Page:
Patella Pain – 7 things you ‘kneed’ to know

What is patellofemoral pain syndrome?

Pain at the front of the knee is often referred to as patellofemoral pain syndrome, chondromalacia patella, or patella maltracking. Each of these refers to a slightly different condition, but all have the common symptom of pain around or behind the knee cap (patella). It’s not to be confused with patellar tendinopathy (also known as jumper’s knee), which refers to pain in the tendon just below the knee cap.

These conditions are commonly due to overuse or a rapid increase in volume of activities where the knee is repetitively bent and straightened such as running, jumping, or stairclimbing, or acutely following a fall directly onto the patella. Other factors such as muscle tightness or weakness, biomechanics of the whole lower leg, or previous injury may change the alignment of the patella in relation to the thigh bone (femur). Any of these events can lead to an irritation of the surface behind the patella or adjacent tissues which can lead to anterior knee pain.

What are the typical symptoms of patellofemoral pain?

  • Pain often felt as an ache deep to the patella which can be sharp with activities that put more load through the patella
  • Clicking or grinding sensation with repeated bending of the knee, particularly in weight bearing when squatting or kneeling
  • Swelling or increased temperature if the knee is more acutely inflamed
  • Feeling as if the knee is going to ‘go’ or ‘give way’ usually due to muscle inhibition arising from pain

What activities tend to worsen anterior knee pain?

  • Running – especially downhill
  • Going up or down stairs
  • Squatting and kneeling
  • Sitting for prolonged periods (historically the condition was called ‘moviegoers knee’)
  • A rapid increase in activity levels such as walking, running, cycling, gym, or even home renovations and gardening

Learn more: Medial and Lateral Collateral Ligament Tears

How will a physio help you?

Accurate diagnosis and clarification of the contributing factors to your symptoms is crucial in the management of anterior knee pain. Your physiotherapist will fully assess your knee and advise you on the best injury management. As this is commonly an overload condition, management has two phases:

  1. Reduce the load on the irritated tissues, which provides pain relief and recovery of movement
  2. Strengthening the muscles that support your patella to enable correct positioning even under load, which will stop the problem recurring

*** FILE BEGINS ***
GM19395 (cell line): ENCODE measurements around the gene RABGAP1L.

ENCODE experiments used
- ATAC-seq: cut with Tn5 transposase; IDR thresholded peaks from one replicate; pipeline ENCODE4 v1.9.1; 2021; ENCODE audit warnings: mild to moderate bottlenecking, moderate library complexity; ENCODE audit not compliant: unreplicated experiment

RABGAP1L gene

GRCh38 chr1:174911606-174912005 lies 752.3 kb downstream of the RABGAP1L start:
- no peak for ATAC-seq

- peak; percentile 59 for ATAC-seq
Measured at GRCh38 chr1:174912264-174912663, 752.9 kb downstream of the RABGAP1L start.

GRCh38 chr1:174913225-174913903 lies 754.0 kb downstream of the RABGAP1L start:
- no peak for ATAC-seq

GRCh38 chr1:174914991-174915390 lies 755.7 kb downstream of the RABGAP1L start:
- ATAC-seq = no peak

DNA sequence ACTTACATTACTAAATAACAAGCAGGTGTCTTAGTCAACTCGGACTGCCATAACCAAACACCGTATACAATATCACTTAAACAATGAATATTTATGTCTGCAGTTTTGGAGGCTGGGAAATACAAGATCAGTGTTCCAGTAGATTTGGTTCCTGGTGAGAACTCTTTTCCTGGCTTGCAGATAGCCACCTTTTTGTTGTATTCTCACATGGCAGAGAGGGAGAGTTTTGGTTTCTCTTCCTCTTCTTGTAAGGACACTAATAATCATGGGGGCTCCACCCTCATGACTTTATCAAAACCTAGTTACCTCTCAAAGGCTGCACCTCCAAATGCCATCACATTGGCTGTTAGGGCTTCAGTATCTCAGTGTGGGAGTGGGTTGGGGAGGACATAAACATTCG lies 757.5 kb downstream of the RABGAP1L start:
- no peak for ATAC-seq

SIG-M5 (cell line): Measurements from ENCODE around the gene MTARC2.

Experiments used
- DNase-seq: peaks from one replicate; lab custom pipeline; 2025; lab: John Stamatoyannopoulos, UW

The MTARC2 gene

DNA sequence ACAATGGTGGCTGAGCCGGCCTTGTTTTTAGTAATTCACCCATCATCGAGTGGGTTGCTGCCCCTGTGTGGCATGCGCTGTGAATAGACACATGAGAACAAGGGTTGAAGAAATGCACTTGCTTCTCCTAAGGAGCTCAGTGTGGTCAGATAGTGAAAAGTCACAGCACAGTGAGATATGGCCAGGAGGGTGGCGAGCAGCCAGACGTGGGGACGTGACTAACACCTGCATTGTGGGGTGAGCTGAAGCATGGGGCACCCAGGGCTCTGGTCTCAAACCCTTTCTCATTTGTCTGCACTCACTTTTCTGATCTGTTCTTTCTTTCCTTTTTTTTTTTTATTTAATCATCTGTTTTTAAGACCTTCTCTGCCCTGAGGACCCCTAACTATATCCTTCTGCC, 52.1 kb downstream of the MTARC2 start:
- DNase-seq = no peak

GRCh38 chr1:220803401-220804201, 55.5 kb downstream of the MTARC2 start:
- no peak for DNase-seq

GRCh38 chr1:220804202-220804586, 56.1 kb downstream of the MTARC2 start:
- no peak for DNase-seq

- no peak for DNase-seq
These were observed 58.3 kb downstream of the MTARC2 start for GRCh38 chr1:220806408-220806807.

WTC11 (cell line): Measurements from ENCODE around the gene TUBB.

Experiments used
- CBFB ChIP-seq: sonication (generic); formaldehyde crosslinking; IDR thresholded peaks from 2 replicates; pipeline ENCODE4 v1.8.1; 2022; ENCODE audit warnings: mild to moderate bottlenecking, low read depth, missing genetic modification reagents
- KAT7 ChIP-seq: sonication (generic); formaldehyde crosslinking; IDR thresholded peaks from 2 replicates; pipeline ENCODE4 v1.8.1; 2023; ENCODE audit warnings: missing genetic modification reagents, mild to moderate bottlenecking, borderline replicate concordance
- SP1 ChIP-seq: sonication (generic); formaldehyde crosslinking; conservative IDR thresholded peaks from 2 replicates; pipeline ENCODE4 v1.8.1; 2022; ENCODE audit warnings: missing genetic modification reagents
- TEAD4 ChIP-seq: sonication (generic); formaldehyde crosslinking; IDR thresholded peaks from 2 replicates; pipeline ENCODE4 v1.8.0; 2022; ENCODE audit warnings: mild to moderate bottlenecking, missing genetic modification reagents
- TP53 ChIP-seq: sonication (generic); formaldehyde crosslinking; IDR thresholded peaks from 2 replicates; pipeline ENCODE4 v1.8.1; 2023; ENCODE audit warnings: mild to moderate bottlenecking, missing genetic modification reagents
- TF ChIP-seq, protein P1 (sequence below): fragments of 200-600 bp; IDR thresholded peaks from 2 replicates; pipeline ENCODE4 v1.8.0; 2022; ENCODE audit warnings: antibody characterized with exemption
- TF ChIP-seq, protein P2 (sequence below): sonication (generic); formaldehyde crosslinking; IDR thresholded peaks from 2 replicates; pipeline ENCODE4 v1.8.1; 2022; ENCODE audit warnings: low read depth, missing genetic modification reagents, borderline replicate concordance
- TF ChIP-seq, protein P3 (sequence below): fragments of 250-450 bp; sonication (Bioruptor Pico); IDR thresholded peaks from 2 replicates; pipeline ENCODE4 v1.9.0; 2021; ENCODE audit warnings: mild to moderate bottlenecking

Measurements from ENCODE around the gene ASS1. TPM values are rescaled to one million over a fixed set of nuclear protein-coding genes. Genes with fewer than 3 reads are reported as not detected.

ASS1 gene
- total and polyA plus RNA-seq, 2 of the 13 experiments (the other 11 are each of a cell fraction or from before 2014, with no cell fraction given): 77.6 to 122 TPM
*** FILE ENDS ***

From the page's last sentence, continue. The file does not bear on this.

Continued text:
These phases of treatment will typically include:

Home exercise program: your physiotherapist will assess the length, strength, and coordination of the muscles throughout your legs including your hips and sometimes your lower back. Although there are some passive techniques such as massage that will help, ultimately your rehabilitation will rely on you performing exercises to help improve the flexibility and coordination of these muscles under load.

Taping: is effective in facilitating pain free strengthening and good recruitment of muscles around the knee. Tape can be used in the early phase of recovery to settle pain and later to enable early return to activity; your physiotherapist can teach you to tape yourself if required.

Adapt your current activity levels: this does not mean that you will be encouraged to stop exercising – but it may involve doing less aggravating activities such as running, and doing activities such as cycling which are less likely to aggravate your symptoms. Your physiotherapist will guide you through the process of gradually reintroducing your normal activities as your pain and symptoms improve.

Orthotics: corrective inner soles or advice on your choice of footwear may be necessary to improve the biomechanics of your legs by altering the posture of your foot. Depending on your circumstances this may be recommended as a temporary or permanent change.

Learn More: Anterior Cruciate Ligament (ACL) – The Ultimate Guide

Is surgery ever required?

Surgery is very rarely indicated for management of anterior knee pain, because the vast majority of people improve with non-operative measures such as physiotherapy.

Returning to work or sport

Essentially your anterior knee pain is likely to be an overload problem and will require a graded return to previously aggravating activities. Timeframes will depend on your adherence to your therapist’s advice and exercises, your general health, duration of symptoms, and activity goals.

Your therapist will advise you and those involved in your care regarding alternative activities that you can participate in to maintain fitness or allow you to perform modified duties at work.

What is the likelihood of patellofemoral syndrome recurring?

As this is commonly an overload problem there is the potential that if you do not continue to address the contributing factors highlighted by your physiotherapist this condition may return. This may require continuing a maintenance program of exercises, wearing orthotics, monitoring for signs and symptoms, and adapting your activity levels before pain becomes a problem.

If you are experiencing knee pain or would like more information, contact us here or book an online appointment

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